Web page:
Plagiarism is listed among the three deadly sins in research, along with fabrication and falsification, in almost all international literature on research integrity. The moral status of plagiarism is not, however, on par with the two other cardinal sins. The dominant view is that plagiarism does not corrupt the content of science, only the distribution of credit in it, whereas fabrication and falsification do both.

Plagiarism, in other words, is not harming science in its endless search for truth, while fabrication and falsification do. For instance, Bouter et al. worked towards quantifying the effect of plagiarism on truth (relatively small) and trust (bigger).

Plagiarism is intricately tied into cultural positions on ownership of ideas and of text. Ownership of ideas and text are not the same, nor are conceptualizations of ownership of both. Most of the discourse on plagiarism is western centric and refers heavily to individualistic norms for originality. Practically, many of the guidelines and codes-of-conduct available refer to both ideas and text. In practice, however, enforcement is often centralized on text, for practical purposes.

Ownership and Language

Pennycook, for instance, shows that our culturally, and temporally divergent ideas about ownership shift how we think about plagiarism (and how we act accordingly). As a result, the way professionals and students think about plagiarism and originality cannot be separated from the teaching or research system they are embedded in. The research and teaching culture performed through infrastructures co-determine what counts as cheating, fraud, or decent academic behavior, see Ashworth et al.

On top of this, plagiarism is intertwined with language. Many researchers publish in languages different from their own (English in the case of most scientific and scholarly work). This creates practical problems because, however good researchers get at English, they never become native speakers, forever limiting their ability to express themselves in myriad ways. Originality on the level of sentences becomes harder with every paper a researcher publishes who is not so proficient at English. Currie has studied a case of plagiarism in detail, in which this and a number of other issues feature prominently. The choice to reuse sentences used before, motivated by various reasons, does not restrict itself to the writing of others, but may mean that researchers re-use descriptions they have used before. This practice has been named self-plagiarism, which features increasingly prominently in research integrity discussion. 


Strictly speaking, self-plagiarism is an oxymoron, for it would imply stealing from oneself. It is also not labelled as misconduct by the Office of Research Integrity [read more] and regularly referred to as text recycling or duplication. Horbach and Halffman have, as a pilot study, scanned nearly a thousand publications of prominent Dutch researchers in a variety of disciplines and learned that the practice is rather common, but also very unevenly distributed among those disciplines. While estimates of the incidence of self-plagiarism vary, Horbach and Halffman, through a conservative methodology, diagnose 6%. 

Deviating from plagiarism proper, self-plagiarism’s moral status is unclear. While many find the practice unacceptable, others argue that it is unavoidable or does not exist. Horbach and Halffman cite Callahan as taking a position in favor of self-plagiarism, as helping and assisting the development and maturation of ideas through multiple written iterations. Even if, in a legal sense, self-plagiarism is problematic, copyright infringement is less so. The re-use of text touches upon both.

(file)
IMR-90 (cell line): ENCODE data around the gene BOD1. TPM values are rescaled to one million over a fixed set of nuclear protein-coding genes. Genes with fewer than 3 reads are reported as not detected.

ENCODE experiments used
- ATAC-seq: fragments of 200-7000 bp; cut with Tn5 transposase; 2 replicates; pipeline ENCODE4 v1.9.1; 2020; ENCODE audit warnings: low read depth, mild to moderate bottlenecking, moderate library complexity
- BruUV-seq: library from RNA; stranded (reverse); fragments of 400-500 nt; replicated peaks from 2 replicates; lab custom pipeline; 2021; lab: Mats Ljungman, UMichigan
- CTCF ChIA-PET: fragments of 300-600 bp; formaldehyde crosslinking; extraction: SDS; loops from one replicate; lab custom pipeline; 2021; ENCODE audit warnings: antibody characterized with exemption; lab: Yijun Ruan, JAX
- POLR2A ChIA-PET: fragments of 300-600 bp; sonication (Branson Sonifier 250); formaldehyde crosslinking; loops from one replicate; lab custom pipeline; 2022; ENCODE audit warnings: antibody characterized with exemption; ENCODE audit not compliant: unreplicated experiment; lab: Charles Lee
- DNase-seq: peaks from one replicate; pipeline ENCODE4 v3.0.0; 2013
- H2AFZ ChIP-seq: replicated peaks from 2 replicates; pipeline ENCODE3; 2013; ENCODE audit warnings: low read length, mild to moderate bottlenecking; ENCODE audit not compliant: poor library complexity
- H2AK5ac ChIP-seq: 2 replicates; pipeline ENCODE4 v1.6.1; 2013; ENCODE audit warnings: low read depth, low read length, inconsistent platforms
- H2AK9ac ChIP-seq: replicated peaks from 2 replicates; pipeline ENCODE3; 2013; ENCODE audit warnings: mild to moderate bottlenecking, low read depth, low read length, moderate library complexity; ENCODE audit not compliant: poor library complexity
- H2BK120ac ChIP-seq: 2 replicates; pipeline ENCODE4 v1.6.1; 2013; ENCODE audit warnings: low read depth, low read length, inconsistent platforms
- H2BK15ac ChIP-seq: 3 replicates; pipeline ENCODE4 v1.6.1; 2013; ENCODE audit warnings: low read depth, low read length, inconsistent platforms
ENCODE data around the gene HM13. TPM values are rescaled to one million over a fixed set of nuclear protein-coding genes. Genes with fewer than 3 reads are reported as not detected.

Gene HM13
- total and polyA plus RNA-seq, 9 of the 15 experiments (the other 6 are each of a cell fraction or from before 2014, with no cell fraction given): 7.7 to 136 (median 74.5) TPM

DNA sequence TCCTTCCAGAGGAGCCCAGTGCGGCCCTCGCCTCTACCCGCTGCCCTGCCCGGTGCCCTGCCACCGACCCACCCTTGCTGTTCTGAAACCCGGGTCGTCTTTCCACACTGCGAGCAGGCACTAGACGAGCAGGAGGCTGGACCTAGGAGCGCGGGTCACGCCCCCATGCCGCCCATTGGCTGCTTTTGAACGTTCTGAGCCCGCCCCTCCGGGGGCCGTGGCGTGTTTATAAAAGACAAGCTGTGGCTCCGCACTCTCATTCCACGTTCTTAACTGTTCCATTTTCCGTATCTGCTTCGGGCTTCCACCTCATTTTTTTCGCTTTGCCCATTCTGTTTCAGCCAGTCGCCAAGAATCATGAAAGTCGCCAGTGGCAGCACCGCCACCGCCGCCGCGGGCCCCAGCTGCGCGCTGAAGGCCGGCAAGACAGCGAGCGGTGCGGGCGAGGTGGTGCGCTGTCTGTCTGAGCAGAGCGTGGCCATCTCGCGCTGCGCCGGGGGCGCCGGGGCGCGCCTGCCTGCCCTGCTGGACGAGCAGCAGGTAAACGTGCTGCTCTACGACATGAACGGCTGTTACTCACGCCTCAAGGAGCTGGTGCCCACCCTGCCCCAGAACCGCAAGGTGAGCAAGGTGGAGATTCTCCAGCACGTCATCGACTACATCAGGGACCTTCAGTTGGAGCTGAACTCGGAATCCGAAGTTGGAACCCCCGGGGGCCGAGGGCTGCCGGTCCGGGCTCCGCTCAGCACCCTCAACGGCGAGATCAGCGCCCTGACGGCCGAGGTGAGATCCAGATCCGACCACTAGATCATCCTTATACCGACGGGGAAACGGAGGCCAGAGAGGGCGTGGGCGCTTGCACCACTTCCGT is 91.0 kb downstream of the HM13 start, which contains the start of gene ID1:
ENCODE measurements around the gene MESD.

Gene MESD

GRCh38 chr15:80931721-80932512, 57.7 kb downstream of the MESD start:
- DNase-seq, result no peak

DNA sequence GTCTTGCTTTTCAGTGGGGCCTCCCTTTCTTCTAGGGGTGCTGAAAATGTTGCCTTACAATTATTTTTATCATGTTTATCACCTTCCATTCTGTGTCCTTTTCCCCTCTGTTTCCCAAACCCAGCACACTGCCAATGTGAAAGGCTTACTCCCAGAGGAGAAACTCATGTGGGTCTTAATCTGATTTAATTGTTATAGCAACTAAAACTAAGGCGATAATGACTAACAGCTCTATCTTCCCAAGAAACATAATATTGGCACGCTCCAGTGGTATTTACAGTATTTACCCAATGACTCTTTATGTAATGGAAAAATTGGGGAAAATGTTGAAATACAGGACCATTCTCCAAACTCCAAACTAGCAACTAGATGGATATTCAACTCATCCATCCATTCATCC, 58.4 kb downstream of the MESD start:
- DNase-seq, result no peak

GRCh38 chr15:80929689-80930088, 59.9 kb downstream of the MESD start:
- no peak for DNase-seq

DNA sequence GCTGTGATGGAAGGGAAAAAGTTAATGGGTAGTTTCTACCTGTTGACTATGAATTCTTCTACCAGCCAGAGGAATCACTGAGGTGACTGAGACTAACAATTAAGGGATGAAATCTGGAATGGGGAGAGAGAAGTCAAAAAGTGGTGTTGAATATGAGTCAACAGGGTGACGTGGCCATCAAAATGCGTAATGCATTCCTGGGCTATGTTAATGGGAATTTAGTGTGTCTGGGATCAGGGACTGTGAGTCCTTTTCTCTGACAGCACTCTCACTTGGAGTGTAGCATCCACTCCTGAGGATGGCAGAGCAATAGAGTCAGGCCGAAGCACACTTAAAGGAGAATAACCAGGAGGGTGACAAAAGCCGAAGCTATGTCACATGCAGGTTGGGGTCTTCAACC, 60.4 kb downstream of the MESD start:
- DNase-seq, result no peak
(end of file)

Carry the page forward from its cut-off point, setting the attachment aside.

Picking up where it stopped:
Understanding practices

As a consequence, when it comes to plagiarism – the international rules are often expected to provide clarity, yet usually require deliberation and negotiation. That does not mean that plagiarism is to be excused or approved. It just means that if you want to have a decent conversation about plagiarism – or work towards minimizing it – you need to take local research infrastructures and local research cultures into account. Avoiding plagiarism is not as simple as it may seem, as Fisher and Patin demonstrate in their study. They join the chorus in research integrity discourse, calling for additional education on proper conduct – an important way to socialize new researchers into complex social and political practices. However, additional teaching or telling people how to behave is not effective if that particular behavior is either not perceived as deviant or wrong, or if no stimulus exists to change it.

Further Reading

Avoiding Plagiarism, Self-plagiarism, and Other Questionable Writing Practices: A Guide to Ethical Writing

Ashworth, P., Bannister, P., Thorne, P. & Unit, S. O. T. Q. R. M. C. 1997. Guilty in whose eyes? University students' perceptions of cheating and plagiarism in academic work and assessment. Studies in Higher Education, 22, 187-203.

Bouter, L. M., Tijdink, J., Axelsen, N., Martinson, B. C. & Ter Riet, G. 2016. Ranking major and minor research misbehaviors: results from a survey among participants of four World Conferences on Research Integrity. Research Integrity and Peer Review, 1, 17.

Bretag, T., & Carapiet, S. (2007). A preliminary study to identify the extent of self-plagiarism in Australian academic research (Vol. 2, No. 5, pp. 1-12). Plagiary.

Callahan, J. L. 2014. Creation of a Moral Panic? Self-Plagiarism in the Academy. Human Resource Development Review, 13, 3-10.

Currie, P. 1998. Staying out of trouble: Apparent plagiarism and academic survival. Journal of second language writing, 7, 1-18.

Dellavalle, R. P., Banks, M. A., & Ellis, J. I. (2007). Frequently Asked Questions Regarding Self-Plagiarism: How to Avoid Recycling Fraud. Journal of the American Academy of Dermatology, 57(3), 527.

Fisher, E. & Partin, K. 2014. The challenges for scientists in avoiding plagiarism. Accountability in research, 21, 353-365.

Horbach, S. P. J. M. & Halffman, W. 2017. The extent and causes of academic text recycling or ‘self-plagiarism’. Research Policy.

Penders, B. 2017. Beyond Trust: Plagiarism and Truth. Journal of Bioethical Inquiry, 1-4.

Pennycook, A. 1996. Borrowing Others' Words: Text, Ownership, Memory, and Plagiarism. TESOL Quarterly, 30, 201-230.